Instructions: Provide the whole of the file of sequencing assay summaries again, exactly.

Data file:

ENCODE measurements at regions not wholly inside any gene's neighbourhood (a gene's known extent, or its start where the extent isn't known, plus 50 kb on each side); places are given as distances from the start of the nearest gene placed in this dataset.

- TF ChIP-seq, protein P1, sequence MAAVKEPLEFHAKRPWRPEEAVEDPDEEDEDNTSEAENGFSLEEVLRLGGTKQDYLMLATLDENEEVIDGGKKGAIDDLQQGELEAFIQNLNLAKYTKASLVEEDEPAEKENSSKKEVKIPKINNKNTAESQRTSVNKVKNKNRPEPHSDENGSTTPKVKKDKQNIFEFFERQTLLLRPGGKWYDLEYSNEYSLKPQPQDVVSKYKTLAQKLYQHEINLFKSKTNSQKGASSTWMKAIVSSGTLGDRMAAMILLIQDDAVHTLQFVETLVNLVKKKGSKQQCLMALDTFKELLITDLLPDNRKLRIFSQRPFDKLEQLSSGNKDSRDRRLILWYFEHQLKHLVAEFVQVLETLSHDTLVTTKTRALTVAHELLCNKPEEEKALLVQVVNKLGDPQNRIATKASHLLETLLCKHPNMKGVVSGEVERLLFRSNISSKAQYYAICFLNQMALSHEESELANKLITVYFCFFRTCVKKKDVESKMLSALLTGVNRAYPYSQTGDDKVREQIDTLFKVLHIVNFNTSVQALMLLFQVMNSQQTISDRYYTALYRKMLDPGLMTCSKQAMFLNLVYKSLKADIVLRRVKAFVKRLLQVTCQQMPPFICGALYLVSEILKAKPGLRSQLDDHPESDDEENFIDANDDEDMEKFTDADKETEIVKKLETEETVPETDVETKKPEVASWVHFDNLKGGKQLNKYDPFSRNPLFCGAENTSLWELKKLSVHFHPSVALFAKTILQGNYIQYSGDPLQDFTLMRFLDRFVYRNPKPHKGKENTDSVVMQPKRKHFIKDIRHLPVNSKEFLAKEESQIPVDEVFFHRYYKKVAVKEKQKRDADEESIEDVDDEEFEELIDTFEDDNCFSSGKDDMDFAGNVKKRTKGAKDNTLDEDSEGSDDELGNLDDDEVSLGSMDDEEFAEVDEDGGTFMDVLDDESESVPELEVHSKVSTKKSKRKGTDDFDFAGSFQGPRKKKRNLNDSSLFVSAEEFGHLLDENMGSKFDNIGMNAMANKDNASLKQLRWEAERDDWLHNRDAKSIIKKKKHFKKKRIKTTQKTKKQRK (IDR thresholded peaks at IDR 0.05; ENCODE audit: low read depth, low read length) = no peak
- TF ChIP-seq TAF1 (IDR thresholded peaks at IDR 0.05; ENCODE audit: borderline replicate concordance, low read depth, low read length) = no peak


ENCODE measurements at regions not wholly inside any gene's neighbourhood (a gene's known extent, or its start where the extent isn't known, plus 50 kb on each side); places are given as distances from the start of the nearest gene placed in this dataset.

- TF ChIP-seq, protein P1, sequence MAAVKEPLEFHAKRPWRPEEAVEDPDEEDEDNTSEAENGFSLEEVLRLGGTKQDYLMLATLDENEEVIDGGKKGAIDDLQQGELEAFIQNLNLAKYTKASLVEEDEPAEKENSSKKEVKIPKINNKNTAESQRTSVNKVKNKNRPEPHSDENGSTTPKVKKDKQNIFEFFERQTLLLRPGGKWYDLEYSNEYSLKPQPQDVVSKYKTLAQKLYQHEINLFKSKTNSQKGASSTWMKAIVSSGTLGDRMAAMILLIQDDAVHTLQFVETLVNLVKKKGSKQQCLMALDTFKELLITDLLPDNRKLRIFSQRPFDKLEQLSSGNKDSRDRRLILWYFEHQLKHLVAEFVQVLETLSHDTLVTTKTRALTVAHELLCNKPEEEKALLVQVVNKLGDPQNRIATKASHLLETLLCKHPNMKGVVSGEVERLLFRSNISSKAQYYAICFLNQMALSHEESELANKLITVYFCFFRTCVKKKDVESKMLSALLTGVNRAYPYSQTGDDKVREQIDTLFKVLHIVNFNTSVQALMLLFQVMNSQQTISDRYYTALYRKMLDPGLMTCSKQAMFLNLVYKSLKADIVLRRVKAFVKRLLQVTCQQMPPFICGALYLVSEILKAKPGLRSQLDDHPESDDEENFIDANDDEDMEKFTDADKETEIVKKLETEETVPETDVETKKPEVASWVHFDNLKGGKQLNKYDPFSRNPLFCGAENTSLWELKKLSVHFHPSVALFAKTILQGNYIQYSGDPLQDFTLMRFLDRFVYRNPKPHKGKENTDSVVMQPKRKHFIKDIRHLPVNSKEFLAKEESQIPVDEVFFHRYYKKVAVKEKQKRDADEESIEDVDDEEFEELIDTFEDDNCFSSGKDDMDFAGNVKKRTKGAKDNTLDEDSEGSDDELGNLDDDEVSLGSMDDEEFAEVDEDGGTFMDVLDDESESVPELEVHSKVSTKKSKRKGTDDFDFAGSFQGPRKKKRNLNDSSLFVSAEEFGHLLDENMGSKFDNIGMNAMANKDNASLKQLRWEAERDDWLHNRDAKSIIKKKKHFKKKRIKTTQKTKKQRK (IDR thresholded peaks at IDR 0.05; ENCODE audit: low read depth, low read length) = no peak
- TF ChIP-seq TAF1 (IDR thresholded peaks at IDR 0.05; ENCODE audit: borderline replicate concordance, low read depth, low read length) = no peak